Biography of Nikolaus Varnbüler, 1519-1604
The following description draws primarily from the biography of Nikolaus that appears in Allgemeine Deutsche Biographie, Vol. 39, pp. 498-499
Nikolaus was a famous professor of law in Tübingen, Germany, where he became known for his mastery of classical literature, elegant speeches, and practical expression.
Nikolaus received his initial education at home and in the schools of Lindau (Bavaria). In 1537 he went to Strasbourg to study at the academy and he stayed there for three years. From early on he was lauded by his professors for his intellectual talents. He was awarded a doctoral degree in Tübingen in 1544. He had arrived there in 1543 and graduated with his brother. He served first as an attorney at the ducal court in Tübingen, then simultaneously as a professor of Roman law in 1544. He was soon appointed to the Württemberg council and in this capacity he served four dukes of Württemberg. In 1548, after Alba's troops invaded the country, he had his first opportunity to demonstrate his political acumen. At the time, Württemberg (like other German provinces) was suffering heavily under the Spanish occupation sent by Emperor Karl V in an attempt to enforce his decrees. In order to rid Tübingen of this plague, Nikolaus was sent with Mayor Stammler to Augsburg. In 27 hours they rode from Tübingen to Augsburg and it was Nikolaus's talents that enabled them, in negotiations with the emperor and Alba, to negotiate a settlement that brought about the removal of the troops and freed Tübingen from the payment of tributes.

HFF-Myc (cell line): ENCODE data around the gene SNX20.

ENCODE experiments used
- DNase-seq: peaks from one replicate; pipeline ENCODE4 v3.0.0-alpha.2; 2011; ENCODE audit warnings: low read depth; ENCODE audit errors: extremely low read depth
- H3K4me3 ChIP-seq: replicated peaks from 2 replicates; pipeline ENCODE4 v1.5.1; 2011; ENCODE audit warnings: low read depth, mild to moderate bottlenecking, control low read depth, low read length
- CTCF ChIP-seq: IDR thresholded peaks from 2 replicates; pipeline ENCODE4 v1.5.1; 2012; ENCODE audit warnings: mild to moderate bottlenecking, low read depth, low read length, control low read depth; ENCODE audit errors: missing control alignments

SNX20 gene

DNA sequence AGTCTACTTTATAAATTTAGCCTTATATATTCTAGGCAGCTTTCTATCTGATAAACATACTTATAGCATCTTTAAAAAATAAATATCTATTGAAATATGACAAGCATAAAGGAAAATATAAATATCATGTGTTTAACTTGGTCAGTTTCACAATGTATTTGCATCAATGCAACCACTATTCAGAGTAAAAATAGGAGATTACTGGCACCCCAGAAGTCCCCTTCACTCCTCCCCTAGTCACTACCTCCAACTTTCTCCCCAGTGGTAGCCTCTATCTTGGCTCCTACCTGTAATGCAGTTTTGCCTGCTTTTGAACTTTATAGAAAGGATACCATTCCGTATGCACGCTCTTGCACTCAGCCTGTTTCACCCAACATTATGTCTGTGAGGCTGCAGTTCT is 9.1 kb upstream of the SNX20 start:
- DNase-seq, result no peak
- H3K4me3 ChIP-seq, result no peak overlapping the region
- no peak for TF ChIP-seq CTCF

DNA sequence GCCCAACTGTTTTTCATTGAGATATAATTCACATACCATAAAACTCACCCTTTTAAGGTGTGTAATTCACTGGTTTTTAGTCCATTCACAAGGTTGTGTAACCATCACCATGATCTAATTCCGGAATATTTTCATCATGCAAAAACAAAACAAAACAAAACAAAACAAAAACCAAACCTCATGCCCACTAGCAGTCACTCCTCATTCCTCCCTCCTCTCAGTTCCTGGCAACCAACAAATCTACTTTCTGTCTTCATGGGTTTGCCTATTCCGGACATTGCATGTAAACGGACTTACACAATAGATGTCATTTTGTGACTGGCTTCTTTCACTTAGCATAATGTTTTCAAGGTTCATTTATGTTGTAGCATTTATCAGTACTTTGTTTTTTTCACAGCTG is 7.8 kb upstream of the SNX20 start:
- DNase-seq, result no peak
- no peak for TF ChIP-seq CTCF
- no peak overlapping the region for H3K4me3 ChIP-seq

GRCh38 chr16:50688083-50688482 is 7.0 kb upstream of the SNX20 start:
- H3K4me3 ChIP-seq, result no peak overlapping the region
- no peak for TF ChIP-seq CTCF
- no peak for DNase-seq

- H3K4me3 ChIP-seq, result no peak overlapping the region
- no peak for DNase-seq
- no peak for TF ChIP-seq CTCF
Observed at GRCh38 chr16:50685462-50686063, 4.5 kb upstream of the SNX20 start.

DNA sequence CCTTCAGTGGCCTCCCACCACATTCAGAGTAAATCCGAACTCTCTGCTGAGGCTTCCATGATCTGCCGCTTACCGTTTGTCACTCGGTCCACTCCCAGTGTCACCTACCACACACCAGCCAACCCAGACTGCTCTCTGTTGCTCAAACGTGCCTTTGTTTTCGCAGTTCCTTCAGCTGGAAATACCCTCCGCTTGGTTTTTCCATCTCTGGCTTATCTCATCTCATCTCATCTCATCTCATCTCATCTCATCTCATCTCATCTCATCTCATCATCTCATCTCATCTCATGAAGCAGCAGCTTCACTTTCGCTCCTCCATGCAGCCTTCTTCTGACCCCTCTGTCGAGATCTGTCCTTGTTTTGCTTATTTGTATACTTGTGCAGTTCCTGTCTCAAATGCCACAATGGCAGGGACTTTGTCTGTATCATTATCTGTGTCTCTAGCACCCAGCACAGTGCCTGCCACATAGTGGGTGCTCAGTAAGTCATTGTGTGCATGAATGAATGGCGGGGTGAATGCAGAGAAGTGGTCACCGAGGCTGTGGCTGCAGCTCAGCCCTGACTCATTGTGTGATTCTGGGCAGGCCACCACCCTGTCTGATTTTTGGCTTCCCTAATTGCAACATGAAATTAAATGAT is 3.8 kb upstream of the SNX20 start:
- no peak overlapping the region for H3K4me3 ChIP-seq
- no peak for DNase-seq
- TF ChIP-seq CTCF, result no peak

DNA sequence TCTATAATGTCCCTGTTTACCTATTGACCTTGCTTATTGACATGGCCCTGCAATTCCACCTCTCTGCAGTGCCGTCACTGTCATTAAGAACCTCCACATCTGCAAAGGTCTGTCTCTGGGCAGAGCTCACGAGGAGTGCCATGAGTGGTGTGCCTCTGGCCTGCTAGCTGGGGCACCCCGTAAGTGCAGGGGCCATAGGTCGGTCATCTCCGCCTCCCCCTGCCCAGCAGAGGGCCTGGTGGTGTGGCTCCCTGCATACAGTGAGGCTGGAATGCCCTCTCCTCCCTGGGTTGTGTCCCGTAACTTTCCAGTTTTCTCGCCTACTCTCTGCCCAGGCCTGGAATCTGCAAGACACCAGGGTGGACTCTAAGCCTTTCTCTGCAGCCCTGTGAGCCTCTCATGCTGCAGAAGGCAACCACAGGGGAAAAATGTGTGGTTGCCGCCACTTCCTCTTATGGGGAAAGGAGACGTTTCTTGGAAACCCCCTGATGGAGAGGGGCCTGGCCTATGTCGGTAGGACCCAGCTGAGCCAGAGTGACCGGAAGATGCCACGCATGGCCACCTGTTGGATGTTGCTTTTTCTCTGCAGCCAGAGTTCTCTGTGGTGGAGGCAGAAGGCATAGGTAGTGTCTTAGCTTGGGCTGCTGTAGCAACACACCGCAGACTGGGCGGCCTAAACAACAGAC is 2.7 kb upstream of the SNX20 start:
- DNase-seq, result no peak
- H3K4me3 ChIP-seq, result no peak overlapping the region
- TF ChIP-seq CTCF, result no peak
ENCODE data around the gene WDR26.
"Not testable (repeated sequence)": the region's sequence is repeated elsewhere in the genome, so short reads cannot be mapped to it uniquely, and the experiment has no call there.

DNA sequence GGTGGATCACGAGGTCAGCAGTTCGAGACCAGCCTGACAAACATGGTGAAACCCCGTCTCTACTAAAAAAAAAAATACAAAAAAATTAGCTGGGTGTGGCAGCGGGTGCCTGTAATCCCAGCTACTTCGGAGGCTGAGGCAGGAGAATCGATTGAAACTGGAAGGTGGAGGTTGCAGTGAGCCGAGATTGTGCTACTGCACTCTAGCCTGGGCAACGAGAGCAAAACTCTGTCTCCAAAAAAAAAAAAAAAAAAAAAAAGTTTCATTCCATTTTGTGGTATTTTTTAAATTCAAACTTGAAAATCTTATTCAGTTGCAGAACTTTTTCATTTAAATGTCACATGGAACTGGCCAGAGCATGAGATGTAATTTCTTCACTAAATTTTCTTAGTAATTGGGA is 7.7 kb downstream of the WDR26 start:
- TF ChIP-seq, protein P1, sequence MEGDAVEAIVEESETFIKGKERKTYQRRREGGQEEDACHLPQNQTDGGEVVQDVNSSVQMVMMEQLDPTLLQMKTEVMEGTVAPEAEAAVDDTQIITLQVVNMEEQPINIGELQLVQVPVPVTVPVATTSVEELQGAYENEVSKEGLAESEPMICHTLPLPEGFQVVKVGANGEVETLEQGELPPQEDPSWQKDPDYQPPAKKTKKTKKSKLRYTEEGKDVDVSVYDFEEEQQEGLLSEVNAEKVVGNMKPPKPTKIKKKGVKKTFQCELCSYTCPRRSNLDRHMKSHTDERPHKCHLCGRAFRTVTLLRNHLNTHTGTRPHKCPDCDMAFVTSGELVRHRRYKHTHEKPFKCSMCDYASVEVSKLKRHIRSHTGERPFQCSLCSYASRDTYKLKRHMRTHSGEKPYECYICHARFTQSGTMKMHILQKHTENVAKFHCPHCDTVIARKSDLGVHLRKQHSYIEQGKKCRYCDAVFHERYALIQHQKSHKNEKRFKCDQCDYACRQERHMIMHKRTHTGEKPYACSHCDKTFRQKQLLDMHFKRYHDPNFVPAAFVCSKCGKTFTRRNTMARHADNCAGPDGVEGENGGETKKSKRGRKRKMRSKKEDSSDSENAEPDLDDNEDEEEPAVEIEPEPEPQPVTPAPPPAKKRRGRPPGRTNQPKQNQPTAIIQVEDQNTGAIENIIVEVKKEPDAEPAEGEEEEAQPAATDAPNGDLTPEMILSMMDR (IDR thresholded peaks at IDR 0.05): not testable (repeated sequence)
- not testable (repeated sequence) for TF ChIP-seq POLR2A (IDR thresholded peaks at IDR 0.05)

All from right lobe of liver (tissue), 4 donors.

In the meantime, Nikolaus's reputation as an instructor was growing, such that he was first elector director in 1554. He was to hold the office again in later years. In addition to his work as a teacher and in court, he dedicated his efforts as a faculty member to the legal councils. In 1558 he succeeded Gribaldus as professor of the codex.
During those years Nikolaus assisted in drafting the first and second Württemberg land and property rights laws. In 1552 Duke Christoph submitted a draft of those rights to the faculty of the law school, in which Nikolaus was a leading member, for their review. By the end of 1553 a final draft of the rights was produced and was returned to the duke. Shortly after the publication of the rights there were many requests for clarification of several points. The fact that Christoph conferred with Nikolaus and the legal faculty before responding to those requests is proof of Nikolaus's respected status. Nikolaus also played a leading role in the ongoing negotiations leading to the second land right of 1567.
On several occasions he served as a diplomat. For example, he served at the negotiations for the Augsburg Peace of 1555. In 1576 he attended the imperial diet at Regensburg and in 1577 he represented his duke at negotiations for the Tyrolese land grants after Maximilian died. Nikolaus had been appointed a Margrave-Brandenburg councilor in 1580 and served in the Württemberg chamber court. He resigned as a professor in 1594 but remained active as a member of the senate and the faculty. Although he did not publish any literature, his lectures were famous due to his clear and elegant presentation. He significantly influenced the policies of the Tübingen law school.
Nikolaus married Regina (maiden name Walter), daughter of an Augsburg patrician, in 1547 and they celebrated their 50th anniversary on August 30, 1597, surrounded by many descendants. E. Cellius honored the occasion with a printed Latin poem. Nikolaus died a few months after his wife.